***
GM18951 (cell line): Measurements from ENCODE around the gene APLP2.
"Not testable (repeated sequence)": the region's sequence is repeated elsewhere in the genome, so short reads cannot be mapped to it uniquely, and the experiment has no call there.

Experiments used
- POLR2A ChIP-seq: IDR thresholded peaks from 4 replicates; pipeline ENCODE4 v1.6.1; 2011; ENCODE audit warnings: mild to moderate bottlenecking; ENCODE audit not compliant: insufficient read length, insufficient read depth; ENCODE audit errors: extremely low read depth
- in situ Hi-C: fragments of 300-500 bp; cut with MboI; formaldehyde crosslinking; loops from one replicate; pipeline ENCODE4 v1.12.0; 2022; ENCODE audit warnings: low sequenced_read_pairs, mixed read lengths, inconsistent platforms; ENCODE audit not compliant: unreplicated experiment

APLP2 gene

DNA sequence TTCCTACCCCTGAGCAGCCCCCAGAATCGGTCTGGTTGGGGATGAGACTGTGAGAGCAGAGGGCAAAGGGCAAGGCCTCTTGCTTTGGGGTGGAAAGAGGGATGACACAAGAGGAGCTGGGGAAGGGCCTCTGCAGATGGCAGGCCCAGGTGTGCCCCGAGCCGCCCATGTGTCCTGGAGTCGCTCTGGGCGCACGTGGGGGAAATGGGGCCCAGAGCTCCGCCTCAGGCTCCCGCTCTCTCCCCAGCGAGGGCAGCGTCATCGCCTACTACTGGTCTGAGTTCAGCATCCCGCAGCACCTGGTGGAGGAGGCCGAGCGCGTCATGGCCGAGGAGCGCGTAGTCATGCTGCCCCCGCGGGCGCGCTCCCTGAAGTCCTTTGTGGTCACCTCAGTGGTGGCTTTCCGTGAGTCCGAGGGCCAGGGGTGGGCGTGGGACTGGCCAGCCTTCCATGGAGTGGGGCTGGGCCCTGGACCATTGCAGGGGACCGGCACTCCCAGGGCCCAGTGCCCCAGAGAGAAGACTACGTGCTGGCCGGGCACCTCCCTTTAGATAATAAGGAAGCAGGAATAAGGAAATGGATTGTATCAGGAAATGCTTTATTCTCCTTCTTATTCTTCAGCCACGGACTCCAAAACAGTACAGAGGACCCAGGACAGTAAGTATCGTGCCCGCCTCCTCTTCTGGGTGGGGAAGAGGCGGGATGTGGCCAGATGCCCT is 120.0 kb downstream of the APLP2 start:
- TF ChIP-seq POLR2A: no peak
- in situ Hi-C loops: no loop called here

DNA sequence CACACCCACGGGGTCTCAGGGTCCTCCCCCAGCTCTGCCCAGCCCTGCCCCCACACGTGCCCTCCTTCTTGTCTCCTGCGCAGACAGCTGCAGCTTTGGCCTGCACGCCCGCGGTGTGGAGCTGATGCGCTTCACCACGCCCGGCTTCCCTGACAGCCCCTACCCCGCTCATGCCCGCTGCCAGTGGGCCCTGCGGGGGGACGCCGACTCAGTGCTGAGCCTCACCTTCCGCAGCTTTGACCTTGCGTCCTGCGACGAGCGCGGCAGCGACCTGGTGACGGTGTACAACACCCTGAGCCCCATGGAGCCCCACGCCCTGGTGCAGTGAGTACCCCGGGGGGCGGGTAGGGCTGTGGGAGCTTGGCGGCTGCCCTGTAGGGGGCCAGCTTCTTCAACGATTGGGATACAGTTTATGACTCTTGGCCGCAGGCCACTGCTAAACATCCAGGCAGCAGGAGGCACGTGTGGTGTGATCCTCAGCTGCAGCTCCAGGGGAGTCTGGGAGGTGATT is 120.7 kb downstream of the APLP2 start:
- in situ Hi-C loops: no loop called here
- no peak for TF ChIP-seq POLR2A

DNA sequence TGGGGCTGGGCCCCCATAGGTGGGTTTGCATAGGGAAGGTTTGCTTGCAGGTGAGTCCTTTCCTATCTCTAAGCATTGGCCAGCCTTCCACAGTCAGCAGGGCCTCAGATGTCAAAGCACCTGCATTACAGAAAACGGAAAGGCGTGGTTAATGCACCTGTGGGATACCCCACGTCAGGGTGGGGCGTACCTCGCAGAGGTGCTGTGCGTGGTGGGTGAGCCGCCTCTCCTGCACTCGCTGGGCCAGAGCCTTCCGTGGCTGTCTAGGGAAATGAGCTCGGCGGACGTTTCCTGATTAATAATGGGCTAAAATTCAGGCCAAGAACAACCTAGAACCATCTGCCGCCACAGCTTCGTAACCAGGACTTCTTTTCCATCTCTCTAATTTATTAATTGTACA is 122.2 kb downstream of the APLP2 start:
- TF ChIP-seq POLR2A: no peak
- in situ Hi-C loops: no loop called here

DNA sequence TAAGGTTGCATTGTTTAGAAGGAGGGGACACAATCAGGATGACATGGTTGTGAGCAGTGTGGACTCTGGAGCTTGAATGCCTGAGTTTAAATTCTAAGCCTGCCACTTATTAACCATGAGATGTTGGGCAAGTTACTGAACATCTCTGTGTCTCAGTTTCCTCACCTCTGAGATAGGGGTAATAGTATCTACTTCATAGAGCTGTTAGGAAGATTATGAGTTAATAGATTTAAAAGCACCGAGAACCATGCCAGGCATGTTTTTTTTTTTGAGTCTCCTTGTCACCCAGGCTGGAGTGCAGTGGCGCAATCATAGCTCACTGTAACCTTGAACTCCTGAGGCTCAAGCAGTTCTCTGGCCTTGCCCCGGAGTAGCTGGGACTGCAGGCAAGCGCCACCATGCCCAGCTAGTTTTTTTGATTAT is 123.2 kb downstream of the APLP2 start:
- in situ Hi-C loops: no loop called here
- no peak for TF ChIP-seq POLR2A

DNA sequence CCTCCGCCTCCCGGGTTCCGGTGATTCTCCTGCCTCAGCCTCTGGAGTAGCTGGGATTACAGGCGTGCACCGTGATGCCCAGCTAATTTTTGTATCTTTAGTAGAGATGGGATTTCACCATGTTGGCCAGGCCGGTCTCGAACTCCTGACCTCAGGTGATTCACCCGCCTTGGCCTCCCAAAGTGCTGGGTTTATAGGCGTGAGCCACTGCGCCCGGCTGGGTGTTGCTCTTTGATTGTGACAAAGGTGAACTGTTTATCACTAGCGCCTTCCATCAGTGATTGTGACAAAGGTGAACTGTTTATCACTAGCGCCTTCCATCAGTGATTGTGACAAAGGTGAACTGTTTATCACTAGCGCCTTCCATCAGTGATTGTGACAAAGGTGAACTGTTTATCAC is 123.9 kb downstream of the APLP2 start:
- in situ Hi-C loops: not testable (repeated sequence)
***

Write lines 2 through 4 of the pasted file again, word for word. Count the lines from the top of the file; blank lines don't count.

"Not testable (repeated sequence)": the region's sequence is repeated elsewhere in the genome, so short reads cannot be mapped to it uniquely, and the experiment has no call there.

Experiments used
- POLR2A ChIP-seq: IDR thresholded peaks from 4 replicates; pipeline ENCODE4 v1.6.1; 2011; ENCODE audit warnings: mild to moderate bottlenecking; ENCODE audit not compliant: insufficient read length, insufficient read depth; ENCODE audit errors: extremely low read depth